If you’re planning to install sound insulation in a building, you will need to be familiar with Part E of the Building Regulations.

In this guide, we’ll explain what Approved Document E entails and break down the information to ensure you can understand what you need to follow before soundproofing.

You will also learn what a Pre-Completion Test is and why it must be carried out before finalising your construction project.

Read on to find out more.

Table of contents

Building Regulations Part E explained

Building Regs Part E, also known as Approved Document E, covers ‘Resistance against the passage of sound’. In the document, you will find the following:

  • Soundproofing building regulations
  • Soundproofing guidance
  • Acoustic performance information

There is also information about how to stop unwanted sound from travelling through parts of a building, between buildings, rooms and areas for communal use.

Where do Part E Building Regulations apply?

Part E Building Regulations apply to all new builds. They also apply to properties converted into flats, extensions and alterations. The following is a list of applicable building types:

  • Homes, flats or apartments
  • Hostels and hotels
  • Halls of residence (inc. other dwellings)
  • Schools

Man insulating the attic with rock wool

How to meet Part E Building Regulations

Simply put, the materials you use must offer sound insulation for unwanted sound protection from:

  • Buildings near the property
  • Private homes
  • Areas shared by all members of a community (communal areas)

Particular rooms will also require sound resistance. This is especially important between bathrooms and bedrooms.

Do I need to have my soundproofing reviewed?

Yes, you’re required to conduct a sound test. The testing must occur on walls and floors in dwellings.

According to the regulations, soundproofing in new builds requires a minimum level of 45 decibels for airborne sound resistance for floors and dividing walls.

If the property is a renovation or conversion, the minimum airborne sound resistance level for sound insulation testing is 45 decibels.

Make sure to review the tables via Approved Document E to ensure you know the latest standards.

Man insulating loft with sounds insulation to comply with Building Regulations Part E.

Understanding the Building Regulations Part E download document

Once you have access to the Approved Document E, you will find relevant sections of information from the four given to you. Each covers different regulations for specific areas.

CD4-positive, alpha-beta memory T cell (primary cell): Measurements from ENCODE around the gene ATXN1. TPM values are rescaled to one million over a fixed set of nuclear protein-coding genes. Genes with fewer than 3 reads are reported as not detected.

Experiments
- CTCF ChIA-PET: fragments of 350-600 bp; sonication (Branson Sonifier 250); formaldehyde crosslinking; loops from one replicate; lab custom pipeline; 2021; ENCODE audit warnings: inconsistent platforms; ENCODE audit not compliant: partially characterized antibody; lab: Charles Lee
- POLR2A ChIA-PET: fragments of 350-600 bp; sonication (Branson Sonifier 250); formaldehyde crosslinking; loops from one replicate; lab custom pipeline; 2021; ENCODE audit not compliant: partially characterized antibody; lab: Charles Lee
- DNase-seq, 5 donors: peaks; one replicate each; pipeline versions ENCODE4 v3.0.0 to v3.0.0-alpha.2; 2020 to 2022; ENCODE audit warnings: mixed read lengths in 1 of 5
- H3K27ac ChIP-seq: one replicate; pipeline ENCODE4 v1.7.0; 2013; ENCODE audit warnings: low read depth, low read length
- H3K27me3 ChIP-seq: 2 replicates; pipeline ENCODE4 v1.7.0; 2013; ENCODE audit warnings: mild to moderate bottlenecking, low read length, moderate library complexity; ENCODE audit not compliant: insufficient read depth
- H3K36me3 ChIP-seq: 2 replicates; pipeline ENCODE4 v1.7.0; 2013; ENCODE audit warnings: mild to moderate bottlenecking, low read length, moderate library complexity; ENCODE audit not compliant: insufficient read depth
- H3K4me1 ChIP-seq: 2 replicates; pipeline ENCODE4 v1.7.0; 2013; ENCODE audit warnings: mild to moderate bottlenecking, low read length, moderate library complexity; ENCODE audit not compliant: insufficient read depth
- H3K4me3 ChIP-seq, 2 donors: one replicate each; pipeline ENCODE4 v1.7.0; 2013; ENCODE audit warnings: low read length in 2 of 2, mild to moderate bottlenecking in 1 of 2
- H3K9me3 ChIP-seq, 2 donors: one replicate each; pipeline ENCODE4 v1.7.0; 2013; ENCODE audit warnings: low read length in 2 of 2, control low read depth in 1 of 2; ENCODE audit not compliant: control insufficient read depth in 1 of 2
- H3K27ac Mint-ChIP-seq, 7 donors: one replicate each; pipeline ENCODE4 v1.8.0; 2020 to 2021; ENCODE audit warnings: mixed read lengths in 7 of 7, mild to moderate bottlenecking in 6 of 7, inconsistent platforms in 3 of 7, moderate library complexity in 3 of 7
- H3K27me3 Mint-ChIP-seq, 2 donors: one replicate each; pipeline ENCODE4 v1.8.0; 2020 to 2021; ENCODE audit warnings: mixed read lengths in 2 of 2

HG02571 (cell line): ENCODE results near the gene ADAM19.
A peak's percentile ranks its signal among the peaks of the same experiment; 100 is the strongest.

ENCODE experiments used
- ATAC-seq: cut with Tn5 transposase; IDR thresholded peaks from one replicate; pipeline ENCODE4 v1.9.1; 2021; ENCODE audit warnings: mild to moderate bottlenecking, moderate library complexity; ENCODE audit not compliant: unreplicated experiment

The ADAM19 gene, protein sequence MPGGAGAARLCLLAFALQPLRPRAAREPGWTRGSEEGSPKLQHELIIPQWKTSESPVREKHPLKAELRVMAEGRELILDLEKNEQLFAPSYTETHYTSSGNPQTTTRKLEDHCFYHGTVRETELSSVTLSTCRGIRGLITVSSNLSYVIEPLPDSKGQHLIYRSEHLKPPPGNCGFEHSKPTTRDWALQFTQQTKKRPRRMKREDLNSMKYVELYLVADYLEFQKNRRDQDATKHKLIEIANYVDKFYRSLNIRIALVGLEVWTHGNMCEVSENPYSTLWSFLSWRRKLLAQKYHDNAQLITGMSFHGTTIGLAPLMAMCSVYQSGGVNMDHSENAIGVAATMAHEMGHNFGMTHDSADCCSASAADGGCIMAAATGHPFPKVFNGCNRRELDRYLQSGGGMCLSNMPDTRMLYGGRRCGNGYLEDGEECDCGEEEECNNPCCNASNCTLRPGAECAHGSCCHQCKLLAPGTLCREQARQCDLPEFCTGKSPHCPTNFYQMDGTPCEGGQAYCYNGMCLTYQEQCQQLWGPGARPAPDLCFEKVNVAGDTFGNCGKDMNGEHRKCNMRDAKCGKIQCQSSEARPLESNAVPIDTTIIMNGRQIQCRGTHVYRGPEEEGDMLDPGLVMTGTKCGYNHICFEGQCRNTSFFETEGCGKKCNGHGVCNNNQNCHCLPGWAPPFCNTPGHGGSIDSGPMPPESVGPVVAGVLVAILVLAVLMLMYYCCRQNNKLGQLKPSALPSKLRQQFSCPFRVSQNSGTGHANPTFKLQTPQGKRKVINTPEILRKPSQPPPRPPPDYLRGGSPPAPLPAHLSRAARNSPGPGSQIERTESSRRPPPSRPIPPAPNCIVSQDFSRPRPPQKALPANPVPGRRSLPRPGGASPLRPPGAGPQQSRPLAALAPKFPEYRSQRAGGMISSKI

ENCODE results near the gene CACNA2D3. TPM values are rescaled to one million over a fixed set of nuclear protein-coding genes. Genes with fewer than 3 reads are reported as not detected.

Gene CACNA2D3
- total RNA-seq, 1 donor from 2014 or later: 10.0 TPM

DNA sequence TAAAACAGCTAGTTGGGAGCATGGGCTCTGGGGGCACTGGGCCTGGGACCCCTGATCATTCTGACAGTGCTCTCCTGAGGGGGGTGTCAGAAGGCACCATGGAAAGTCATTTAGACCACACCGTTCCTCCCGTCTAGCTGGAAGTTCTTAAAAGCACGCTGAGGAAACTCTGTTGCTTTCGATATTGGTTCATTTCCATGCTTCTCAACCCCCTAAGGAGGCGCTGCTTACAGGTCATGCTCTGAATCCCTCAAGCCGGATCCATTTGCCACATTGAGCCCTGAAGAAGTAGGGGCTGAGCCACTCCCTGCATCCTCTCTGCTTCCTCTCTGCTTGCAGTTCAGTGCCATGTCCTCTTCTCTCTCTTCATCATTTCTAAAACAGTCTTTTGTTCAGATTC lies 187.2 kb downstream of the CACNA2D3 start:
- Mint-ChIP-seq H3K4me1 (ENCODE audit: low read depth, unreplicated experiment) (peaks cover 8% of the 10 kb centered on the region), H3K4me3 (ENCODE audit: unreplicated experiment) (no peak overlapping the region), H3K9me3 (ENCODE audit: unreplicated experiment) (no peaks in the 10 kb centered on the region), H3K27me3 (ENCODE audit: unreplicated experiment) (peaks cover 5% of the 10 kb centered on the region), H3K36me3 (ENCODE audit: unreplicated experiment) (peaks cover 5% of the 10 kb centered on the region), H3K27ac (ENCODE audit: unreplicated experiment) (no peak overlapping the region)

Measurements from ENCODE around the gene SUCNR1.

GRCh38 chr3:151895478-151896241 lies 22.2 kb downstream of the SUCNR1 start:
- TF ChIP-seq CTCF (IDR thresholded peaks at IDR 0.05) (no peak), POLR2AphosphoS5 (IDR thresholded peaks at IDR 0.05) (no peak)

Section E1: Protection against sound from other parts of the building and adjoining buildings

Building Regulation E1 discusses how to stop noise (unwanted sound) from:

  • Travelling through different areas of a building; or
  • From one building to another

Part E also explains ways you can insulate against noise using:

  • Workmanship (e.g. separating walls and floors);
  • Materials to use; and
  • Pre-completion sound testing

You must ensure soundproofing and insulation testing is completed before finishing your project.

Empty hotel lobby.

Section E2: Protection against sound within a dwelling-house

Building Regulation E2 discusses sound protection in private homes.

For this section, the design and building of internal walls must offer sound resistance. This is especially important between floors and bathroom walls.

With that said requirements from E2 do not apply to the following when:

  • An internal wall contains a door;
  • An internal wall separates an en-suite toilet from the associated bedroom;
  • Existing walls and floors in a building are subject to a material change of use

View to a living room from a hallway.

Section E3: Reverberation in the common internal parts of buildings containing flats or rooms for residential purposes

Building Regulation E3 discusses soundproofing and noise reduction in communal areas. It tells what materials and construction methods you must use to reduce sound reverberation in the following areas:

  • Stairs
  • Corridors
  • Hallways
  • Entrances in flats
  • Communal living buildings

An outside view a block of flats with balconies.

Section E4: Acoustic conditions in schools

Building Regulation E4 discusses noise insulation regulations for schools. The guidance explains the design and build of each room must insulate against unwanted sound from other areas.